But I would like to quote further from his debate with Huddleston, for it seems to me that the issue of how we treat our fellow men and women - whether one starts from a Christian or a Human Rights viewpoint - is always predicated in the language of universality. Immigration, however, is a subject that immediately shrinks its borders to that of nationality. It stands directly at odds with the universal beliefs we profess about rights and duties to one another.

Huddleston: "The Parable of the Good Samaritan tells us that our neighbour is everyone... it specifically says the Samaritan, the enemy of the Jewish people at that stage of their history, the man who could not be thought of as a neighbour because of his religious and cultural differences, this is the man who shows love to the other. Now, has this not got anything to say to you about the attitude of the white race to the black race?"

Powell: "It says to me that in Christianity there is neither black nor white, bond nor free; but in the world in which I live there is black and white, bond and free.... I find it insuperably difficult to draw deductions from my Christian religion, as to the choices which would lie open to me in my political life."

I don't think it's at all difficult to draw deductions from one's belief system and apply them to politics. In fact, I think a politics that did not draw from such principles would be no more than shallow managerialism.

When it comes to immigration, I freely admit that it is a difficult area and I do not pretend to know what the answer is - although my strong inclination is to ask why we should close the door to anyone, if we too wish to be able to travel and work freely around the world. I also find it hard to see how either a Christian or a humanist could square with his beliefs the act of turning away a "neighbour", merely because he wasn't in possession of the right passport or papers certifying his abilities at carpentry or plumbing.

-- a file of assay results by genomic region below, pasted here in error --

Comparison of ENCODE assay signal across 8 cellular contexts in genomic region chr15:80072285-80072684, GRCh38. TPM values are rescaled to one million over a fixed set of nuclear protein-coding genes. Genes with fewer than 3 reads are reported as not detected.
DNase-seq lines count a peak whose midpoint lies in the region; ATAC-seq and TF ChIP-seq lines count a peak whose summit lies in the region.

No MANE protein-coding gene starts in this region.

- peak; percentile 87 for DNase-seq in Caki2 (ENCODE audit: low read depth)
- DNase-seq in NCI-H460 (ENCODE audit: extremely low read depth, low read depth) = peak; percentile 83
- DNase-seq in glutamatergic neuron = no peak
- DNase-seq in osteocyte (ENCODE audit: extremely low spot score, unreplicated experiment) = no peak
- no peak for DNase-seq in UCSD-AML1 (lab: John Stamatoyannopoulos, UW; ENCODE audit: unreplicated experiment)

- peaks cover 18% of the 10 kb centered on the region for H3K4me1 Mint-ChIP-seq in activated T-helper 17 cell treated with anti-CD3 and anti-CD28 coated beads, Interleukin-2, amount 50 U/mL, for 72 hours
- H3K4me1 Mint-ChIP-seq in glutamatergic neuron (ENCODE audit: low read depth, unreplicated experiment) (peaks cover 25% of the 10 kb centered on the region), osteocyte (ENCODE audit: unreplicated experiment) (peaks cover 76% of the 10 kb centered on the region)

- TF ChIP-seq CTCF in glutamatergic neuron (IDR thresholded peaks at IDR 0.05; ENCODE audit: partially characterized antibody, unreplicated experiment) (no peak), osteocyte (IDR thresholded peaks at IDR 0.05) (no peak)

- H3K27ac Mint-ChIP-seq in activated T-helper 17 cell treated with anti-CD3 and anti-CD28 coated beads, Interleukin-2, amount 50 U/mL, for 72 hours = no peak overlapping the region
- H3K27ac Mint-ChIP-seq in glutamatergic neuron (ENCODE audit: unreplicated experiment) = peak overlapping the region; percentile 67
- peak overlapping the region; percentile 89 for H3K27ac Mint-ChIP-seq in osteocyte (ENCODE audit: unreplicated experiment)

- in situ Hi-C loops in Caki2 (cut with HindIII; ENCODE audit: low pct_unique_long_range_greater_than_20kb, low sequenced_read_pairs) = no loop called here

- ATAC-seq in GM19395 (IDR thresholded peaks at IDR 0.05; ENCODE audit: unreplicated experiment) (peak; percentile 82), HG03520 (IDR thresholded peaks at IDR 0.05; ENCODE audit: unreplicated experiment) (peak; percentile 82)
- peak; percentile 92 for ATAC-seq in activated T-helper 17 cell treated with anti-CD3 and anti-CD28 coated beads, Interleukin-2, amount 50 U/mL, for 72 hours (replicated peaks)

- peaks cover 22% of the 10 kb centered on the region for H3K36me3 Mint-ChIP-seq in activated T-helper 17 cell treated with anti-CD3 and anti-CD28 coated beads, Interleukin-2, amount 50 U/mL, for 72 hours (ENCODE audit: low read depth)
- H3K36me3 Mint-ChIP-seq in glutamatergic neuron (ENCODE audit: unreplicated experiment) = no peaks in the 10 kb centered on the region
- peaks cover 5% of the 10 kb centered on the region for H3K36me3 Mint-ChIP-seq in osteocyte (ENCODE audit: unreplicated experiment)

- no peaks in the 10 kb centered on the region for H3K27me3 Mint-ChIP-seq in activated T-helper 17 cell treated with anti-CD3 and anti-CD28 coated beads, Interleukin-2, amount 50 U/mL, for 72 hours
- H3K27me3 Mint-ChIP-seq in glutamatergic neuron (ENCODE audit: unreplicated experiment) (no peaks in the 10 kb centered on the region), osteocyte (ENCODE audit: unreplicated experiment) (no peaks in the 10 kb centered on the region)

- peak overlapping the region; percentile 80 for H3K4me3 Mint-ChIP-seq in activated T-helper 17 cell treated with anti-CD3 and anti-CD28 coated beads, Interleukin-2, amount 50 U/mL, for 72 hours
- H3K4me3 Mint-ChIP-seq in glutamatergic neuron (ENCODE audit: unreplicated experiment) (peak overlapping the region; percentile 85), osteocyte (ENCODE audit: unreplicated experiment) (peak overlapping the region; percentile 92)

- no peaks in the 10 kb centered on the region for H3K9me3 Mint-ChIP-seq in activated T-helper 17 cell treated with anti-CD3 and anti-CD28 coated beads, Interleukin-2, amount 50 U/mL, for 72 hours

I'll come to a close here, but would like to leave you with two final questions. If St George were alive today, he would be a non-EU citizen and his skills - dragon-slaying in particular - would probably not score very highly on any points system. Would we let England's patron saint in if he wanted to come and live here now?

I think we know the answer. Is it one of which we can really feel very proud?

Sholto Byrnes is a Contributing Editor to the New Statesman
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Benn vs McDonnell: how Brexit has exposed the fight over Labour's party machine

In the wake of Brexit, should Labour MPs listen more closely to voters, or their own party members?

Two Labour MPs on primetime TV. Two prominent politicians ruling themselves out of a Labour leadership contest. But that was as far as the similarity went.

Hilary Benn was speaking hours after he resigned - or was sacked - from the Shadow Cabinet. He described Jeremy Corbyn as a "good and decent man" but not a leader.

Framing his overnight removal as a matter of conscience, Benn told the BBC's Andrew Marr: "I no longer have confidence in him [Corbyn] and I think the right thing to do would be for him to take that decision."

In Benn's view, diehard leftie pin ups do not go down well in the real world, or on the ballot papers of middle England. 

But while Benn may be drawing on a New Labour truism, this in turn rests on the assumption that voters matter more than the party members when it comes to winning elections.

That assumption was contested moments later by Shadow Chancellor John McDonnell.

Dismissive of the personal appeal of Shadow Cabinet ministers - "we can replace them" - McDonnell's message was that Labour under Corbyn had rejuvenated its electoral machine.

Pointing to success in by-elections and the London mayoral election, McDonnell warned would-be rebels: "Who is sovereign in our party? The people who are soverign are the party members. 

"I'm saying respect the party members. And in that way we can hold together and win the next election."

Indeed, nearly a year on from Corbyn's surprise election to the Labour leadership, it is worth remembering he captured nearly 60% of the 400,000 votes cast. Momentum, the grassroots organisation formed in the wake of his success, now has more than 50 branches around the country.

Come the next election, it will be these grassroots members who will knock on doors, hand out leaflets and perhaps even threaten to deselect MPs.

The question for wavering Labour MPs will be whether what they trust more - their own connection with voters, or this potentially unbiddable party machine.